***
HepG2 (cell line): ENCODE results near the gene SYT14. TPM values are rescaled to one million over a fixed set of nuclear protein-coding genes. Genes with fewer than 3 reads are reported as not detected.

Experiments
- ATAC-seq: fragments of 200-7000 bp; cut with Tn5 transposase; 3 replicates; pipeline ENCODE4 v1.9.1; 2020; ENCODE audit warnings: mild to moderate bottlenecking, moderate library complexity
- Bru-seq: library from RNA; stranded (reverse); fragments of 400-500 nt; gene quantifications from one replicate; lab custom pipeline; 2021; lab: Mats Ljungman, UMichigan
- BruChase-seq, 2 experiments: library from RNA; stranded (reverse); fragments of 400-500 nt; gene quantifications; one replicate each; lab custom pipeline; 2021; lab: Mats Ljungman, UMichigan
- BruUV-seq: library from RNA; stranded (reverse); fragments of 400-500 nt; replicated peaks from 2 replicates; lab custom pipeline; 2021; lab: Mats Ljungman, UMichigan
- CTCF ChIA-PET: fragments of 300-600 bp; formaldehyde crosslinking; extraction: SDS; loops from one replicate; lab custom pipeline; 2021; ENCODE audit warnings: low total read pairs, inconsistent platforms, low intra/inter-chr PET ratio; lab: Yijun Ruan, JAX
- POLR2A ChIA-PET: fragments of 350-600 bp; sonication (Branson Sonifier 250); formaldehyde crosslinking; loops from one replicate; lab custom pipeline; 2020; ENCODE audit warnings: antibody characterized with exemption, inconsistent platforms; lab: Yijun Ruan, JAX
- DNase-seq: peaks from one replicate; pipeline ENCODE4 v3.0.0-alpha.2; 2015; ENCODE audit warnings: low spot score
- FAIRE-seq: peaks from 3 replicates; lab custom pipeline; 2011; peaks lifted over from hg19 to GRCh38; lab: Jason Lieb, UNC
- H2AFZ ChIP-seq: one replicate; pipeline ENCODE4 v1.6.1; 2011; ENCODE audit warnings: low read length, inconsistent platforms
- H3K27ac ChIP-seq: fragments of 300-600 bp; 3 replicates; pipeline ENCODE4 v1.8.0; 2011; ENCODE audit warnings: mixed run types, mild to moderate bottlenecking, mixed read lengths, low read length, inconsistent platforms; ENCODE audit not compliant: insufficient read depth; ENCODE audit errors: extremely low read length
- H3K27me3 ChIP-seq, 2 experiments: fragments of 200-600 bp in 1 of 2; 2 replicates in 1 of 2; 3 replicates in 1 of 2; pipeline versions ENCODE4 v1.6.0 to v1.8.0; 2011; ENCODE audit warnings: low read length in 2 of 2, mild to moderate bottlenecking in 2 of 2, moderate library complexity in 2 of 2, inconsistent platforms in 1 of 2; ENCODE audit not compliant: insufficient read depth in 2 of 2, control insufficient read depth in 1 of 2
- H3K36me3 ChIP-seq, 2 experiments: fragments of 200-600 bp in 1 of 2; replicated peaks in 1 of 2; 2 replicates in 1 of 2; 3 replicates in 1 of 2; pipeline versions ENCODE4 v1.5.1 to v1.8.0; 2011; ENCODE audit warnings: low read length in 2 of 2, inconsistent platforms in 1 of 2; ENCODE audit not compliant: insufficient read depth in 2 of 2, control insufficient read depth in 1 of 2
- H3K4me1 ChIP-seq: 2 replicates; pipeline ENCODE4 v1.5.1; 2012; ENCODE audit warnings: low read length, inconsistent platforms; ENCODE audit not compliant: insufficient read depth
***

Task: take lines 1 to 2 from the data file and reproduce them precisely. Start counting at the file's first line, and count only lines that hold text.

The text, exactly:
HepG2 (cell line): ENCODE results near the gene SYT14. TPM values are rescaled to one million over a fixed set of nuclear protein-coding genes. Genes with fewer than 3 reads are reported as not detected.

Experiments